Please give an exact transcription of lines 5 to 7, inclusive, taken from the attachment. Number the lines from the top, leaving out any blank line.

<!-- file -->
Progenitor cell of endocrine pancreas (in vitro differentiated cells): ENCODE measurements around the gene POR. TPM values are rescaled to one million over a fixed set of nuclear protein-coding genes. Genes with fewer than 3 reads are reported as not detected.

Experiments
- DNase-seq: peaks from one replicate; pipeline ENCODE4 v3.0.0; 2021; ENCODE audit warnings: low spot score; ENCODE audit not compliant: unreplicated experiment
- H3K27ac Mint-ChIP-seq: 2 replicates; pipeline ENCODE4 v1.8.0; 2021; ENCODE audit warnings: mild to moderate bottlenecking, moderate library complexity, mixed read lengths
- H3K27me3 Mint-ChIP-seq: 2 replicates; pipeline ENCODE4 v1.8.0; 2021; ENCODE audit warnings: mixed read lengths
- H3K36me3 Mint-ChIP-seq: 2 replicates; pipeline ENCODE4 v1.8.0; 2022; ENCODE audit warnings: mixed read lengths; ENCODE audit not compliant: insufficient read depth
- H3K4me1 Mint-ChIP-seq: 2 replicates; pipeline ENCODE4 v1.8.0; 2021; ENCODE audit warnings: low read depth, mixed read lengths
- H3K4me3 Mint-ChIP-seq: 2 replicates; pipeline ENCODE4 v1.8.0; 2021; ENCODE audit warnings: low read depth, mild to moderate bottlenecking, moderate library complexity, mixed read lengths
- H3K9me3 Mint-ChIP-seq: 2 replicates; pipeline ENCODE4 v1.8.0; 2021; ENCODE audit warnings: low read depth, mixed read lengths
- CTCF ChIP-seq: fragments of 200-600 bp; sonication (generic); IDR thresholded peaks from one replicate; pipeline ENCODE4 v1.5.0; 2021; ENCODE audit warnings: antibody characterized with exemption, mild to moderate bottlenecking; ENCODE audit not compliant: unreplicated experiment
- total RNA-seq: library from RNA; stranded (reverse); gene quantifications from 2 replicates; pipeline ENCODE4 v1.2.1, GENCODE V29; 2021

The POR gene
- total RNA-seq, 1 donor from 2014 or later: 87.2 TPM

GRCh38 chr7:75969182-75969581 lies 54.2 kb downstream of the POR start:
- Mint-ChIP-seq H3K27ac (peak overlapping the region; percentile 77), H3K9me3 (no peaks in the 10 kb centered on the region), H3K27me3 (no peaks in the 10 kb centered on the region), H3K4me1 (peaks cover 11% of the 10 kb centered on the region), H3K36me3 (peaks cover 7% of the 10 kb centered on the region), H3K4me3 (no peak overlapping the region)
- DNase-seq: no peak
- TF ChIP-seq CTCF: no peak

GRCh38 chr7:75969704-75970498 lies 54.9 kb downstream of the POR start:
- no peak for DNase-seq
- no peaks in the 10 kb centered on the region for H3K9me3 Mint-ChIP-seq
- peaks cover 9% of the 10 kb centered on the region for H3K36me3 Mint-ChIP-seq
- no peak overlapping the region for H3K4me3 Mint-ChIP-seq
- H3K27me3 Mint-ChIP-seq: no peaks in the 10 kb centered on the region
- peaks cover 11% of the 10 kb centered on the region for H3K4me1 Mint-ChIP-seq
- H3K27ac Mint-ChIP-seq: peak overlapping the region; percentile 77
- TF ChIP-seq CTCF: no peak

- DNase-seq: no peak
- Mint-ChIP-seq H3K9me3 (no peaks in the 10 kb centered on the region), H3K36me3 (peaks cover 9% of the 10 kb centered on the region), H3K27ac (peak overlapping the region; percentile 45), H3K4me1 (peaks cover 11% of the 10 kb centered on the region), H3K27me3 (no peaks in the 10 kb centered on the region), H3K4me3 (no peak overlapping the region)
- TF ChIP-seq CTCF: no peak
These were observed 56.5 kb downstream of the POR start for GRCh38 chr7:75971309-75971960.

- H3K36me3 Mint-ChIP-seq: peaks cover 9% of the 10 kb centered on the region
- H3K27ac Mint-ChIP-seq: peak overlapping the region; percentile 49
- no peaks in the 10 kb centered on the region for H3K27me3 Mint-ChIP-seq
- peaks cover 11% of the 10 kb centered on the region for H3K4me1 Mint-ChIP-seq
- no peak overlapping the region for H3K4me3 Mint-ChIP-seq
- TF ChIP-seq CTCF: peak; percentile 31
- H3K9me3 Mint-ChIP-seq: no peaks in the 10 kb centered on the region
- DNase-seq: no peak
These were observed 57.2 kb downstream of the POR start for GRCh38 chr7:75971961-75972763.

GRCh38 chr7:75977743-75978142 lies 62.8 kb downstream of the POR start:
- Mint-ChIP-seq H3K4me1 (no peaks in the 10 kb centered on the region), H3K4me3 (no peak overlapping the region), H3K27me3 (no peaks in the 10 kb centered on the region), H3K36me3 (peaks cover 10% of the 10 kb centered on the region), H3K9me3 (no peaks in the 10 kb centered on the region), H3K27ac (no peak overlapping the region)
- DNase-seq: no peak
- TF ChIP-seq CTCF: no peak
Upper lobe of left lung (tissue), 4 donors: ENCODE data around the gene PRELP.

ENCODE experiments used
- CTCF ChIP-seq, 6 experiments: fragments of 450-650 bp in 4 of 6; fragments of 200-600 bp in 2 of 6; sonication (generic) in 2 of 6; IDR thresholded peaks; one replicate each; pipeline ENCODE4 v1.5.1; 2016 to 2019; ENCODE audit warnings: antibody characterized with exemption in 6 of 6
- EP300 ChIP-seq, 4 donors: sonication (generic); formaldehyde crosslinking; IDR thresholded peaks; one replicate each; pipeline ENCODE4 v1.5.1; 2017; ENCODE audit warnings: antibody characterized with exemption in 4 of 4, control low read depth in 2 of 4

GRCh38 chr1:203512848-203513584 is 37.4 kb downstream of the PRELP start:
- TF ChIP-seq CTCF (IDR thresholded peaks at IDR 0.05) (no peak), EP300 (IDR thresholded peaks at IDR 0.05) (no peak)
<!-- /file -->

- H3K27me3 Mint-ChIP-seq: 2 replicates; pipeline ENCODE4 v1.8.0; 2021; ENCODE audit warnings: mixed read lengths
- H3K36me3 Mint-ChIP-seq: 2 replicates; pipeline ENCODE4 v1.8.0; 2022; ENCODE audit warnings: mixed read lengths; ENCODE audit not compliant: insufficient read depth
- H3K4me1 Mint-ChIP-seq: 2 replicates; pipeline ENCODE4 v1.8.0; 2021; ENCODE audit warnings: low read depth, mixed read lengths